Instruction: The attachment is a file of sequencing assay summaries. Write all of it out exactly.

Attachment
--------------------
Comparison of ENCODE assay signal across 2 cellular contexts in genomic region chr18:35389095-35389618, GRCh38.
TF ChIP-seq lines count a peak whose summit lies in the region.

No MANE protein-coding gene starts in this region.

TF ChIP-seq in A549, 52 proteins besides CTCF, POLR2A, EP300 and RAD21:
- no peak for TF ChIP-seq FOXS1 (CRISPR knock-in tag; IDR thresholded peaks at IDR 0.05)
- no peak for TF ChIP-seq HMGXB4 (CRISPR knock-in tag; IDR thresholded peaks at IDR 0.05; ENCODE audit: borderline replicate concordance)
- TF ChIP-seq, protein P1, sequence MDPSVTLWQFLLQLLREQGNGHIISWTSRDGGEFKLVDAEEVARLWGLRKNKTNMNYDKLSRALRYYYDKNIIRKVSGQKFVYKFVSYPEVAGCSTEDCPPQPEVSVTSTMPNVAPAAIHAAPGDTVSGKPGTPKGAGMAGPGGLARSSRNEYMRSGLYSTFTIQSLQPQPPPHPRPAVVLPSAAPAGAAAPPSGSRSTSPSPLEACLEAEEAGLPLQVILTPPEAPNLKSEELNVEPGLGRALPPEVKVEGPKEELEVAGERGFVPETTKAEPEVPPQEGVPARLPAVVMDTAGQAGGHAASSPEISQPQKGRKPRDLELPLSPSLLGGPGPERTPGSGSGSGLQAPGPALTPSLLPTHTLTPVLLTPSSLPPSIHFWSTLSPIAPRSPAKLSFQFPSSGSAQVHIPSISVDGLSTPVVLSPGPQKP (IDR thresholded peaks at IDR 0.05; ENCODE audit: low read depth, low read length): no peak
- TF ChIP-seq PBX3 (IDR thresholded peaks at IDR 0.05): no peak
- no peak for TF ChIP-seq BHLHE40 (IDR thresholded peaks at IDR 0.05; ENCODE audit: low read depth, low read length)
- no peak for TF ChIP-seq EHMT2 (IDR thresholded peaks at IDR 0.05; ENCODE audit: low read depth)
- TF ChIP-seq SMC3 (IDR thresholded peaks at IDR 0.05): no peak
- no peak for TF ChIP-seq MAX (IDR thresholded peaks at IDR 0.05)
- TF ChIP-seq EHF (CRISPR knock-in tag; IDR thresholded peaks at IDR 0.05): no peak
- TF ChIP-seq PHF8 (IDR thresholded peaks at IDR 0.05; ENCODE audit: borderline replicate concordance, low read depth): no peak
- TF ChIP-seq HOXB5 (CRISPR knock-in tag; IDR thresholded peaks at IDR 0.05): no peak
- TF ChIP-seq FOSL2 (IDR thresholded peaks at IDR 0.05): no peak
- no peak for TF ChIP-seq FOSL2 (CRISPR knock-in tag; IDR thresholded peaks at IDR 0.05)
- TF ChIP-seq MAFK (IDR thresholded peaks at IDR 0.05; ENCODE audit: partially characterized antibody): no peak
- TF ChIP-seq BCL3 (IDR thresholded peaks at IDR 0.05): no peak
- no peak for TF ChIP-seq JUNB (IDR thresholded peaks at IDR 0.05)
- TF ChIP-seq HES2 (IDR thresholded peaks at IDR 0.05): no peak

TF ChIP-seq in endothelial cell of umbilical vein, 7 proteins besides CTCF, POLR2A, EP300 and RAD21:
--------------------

Comparison of ENCODE assay signal across 2 cellular contexts in genomic region chr18:35389095-35389618, GRCh38.
TF ChIP-seq lines count a peak whose summit lies in the region.

No MANE protein-coding gene starts in this region.

TF ChIP-seq in A549, 52 proteins besides CTCF, POLR2A, EP300 and RAD21:
- no peak for TF ChIP-seq FOXS1 (CRISPR knock-in tag; IDR thresholded peaks at IDR 0.05)
- no peak for TF ChIP-seq HMGXB4 (CRISPR knock-in tag; IDR thresholded peaks at IDR 0.05; ENCODE audit: borderline replicate concordance)
- TF ChIP-seq, protein P1, sequence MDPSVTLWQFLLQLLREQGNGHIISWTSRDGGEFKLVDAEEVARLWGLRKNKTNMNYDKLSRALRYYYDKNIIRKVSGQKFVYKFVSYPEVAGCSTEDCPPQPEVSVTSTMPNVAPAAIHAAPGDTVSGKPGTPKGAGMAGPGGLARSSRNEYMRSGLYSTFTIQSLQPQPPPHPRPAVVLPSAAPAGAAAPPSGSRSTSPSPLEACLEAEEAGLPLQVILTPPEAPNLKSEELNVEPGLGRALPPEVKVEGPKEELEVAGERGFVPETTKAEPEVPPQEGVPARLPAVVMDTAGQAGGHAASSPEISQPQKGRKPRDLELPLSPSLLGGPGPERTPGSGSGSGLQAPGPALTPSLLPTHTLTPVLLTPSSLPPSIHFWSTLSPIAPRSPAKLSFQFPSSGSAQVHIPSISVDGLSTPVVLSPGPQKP (IDR thresholded peaks at IDR 0.05; ENCODE audit: low read depth, low read length): no peak
- TF ChIP-seq PBX3 (IDR thresholded peaks at IDR 0.05): no peak
- no peak for TF ChIP-seq BHLHE40 (IDR thresholded peaks at IDR 0.05; ENCODE audit: low read depth, low read length)
- no peak for TF ChIP-seq EHMT2 (IDR thresholded peaks at IDR 0.05; ENCODE audit: low read depth)
- TF ChIP-seq SMC3 (IDR thresholded peaks at IDR 0.05): no peak
- no peak for TF ChIP-seq MAX (IDR thresholded peaks at IDR 0.05)
- TF ChIP-seq EHF (CRISPR knock-in tag; IDR thresholded peaks at IDR 0.05): no peak
- TF ChIP-seq PHF8 (IDR thresholded peaks at IDR 0.05; ENCODE audit: borderline replicate concordance, low read depth): no peak
- TF ChIP-seq HOXB5 (CRISPR knock-in tag; IDR thresholded peaks at IDR 0.05): no peak
- TF ChIP-seq FOSL2 (IDR thresholded peaks at IDR 0.05): no peak
- no peak for TF ChIP-seq FOSL2 (CRISPR knock-in tag; IDR thresholded peaks at IDR 0.05)
- TF ChIP-seq MAFK (IDR thresholded peaks at IDR 0.05; ENCODE audit: partially characterized antibody): no peak
- TF ChIP-seq BCL3 (IDR thresholded peaks at IDR 0.05): no peak
- no peak for TF ChIP-seq JUNB (IDR thresholded peaks at IDR 0.05)
- TF ChIP-seq HES2 (IDR thresholded peaks at IDR 0.05): no peak

TF ChIP-seq in endothelial cell of umbilical vein, 7 proteins besides CTCF, POLR2A, EP300 and RAD21: